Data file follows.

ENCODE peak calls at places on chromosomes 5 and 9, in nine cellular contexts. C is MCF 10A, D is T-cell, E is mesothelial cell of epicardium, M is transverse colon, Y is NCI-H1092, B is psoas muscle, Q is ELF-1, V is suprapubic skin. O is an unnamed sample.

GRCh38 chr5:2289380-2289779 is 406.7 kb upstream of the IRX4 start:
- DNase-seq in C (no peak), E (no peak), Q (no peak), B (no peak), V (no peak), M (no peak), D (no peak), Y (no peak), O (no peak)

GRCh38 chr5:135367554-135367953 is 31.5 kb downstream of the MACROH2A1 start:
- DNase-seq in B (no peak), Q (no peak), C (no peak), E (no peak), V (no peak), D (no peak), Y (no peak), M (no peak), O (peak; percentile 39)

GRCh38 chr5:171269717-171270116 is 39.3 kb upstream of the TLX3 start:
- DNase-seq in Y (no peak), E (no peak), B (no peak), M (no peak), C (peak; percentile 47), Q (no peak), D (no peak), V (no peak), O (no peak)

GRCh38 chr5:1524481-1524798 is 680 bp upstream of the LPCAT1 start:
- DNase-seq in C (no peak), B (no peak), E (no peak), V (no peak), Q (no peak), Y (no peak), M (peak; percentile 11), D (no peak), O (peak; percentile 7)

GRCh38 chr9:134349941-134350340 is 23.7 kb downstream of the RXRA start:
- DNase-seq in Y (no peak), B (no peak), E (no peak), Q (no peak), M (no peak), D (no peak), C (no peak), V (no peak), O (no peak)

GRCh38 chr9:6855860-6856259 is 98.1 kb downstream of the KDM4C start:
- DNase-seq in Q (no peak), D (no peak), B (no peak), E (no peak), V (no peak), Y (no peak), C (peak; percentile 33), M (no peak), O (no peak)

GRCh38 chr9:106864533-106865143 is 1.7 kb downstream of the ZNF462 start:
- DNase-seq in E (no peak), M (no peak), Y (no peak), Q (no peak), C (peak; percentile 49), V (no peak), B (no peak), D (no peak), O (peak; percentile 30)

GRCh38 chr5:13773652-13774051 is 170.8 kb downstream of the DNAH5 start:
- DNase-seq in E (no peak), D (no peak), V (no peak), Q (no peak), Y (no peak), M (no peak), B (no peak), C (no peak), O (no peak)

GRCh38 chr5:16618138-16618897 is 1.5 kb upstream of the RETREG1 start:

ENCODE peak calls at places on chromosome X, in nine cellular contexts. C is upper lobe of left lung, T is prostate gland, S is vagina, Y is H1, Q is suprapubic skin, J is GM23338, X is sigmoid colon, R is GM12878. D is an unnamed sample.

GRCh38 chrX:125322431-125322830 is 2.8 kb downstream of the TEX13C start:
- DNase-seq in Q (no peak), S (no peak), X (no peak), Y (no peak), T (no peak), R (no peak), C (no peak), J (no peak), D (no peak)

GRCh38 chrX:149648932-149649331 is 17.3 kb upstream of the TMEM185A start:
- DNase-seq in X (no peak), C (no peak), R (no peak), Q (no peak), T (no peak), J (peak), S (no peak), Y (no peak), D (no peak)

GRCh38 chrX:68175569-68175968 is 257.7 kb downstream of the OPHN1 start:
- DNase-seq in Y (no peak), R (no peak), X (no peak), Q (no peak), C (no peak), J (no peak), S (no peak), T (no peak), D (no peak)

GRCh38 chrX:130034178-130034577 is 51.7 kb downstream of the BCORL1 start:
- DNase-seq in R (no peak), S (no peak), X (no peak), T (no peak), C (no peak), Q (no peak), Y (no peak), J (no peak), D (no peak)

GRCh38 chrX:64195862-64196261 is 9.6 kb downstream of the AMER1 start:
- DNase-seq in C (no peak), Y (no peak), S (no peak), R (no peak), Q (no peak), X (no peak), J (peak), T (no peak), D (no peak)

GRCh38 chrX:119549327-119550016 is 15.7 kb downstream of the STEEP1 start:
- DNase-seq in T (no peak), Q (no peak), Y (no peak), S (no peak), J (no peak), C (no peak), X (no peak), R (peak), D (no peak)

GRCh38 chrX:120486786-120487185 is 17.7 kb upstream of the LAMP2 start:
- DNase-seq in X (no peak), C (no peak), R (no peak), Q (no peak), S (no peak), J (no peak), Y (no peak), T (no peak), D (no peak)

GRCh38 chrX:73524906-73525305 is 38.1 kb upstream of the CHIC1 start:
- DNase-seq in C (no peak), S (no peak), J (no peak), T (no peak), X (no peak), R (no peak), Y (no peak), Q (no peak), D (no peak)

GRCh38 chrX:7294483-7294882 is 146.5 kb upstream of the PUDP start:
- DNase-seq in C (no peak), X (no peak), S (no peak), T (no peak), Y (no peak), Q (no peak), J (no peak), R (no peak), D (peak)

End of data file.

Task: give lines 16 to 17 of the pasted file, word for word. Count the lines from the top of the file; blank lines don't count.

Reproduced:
GRCh38 chr5:13773652-13774051 is 170.8 kb downstream of the DNAH5 start:
- DNase-seq in E (no peak), D (no peak), V (no peak), Q (no peak), Y (no peak), M (no peak), B (no peak), C (no peak), O (no peak)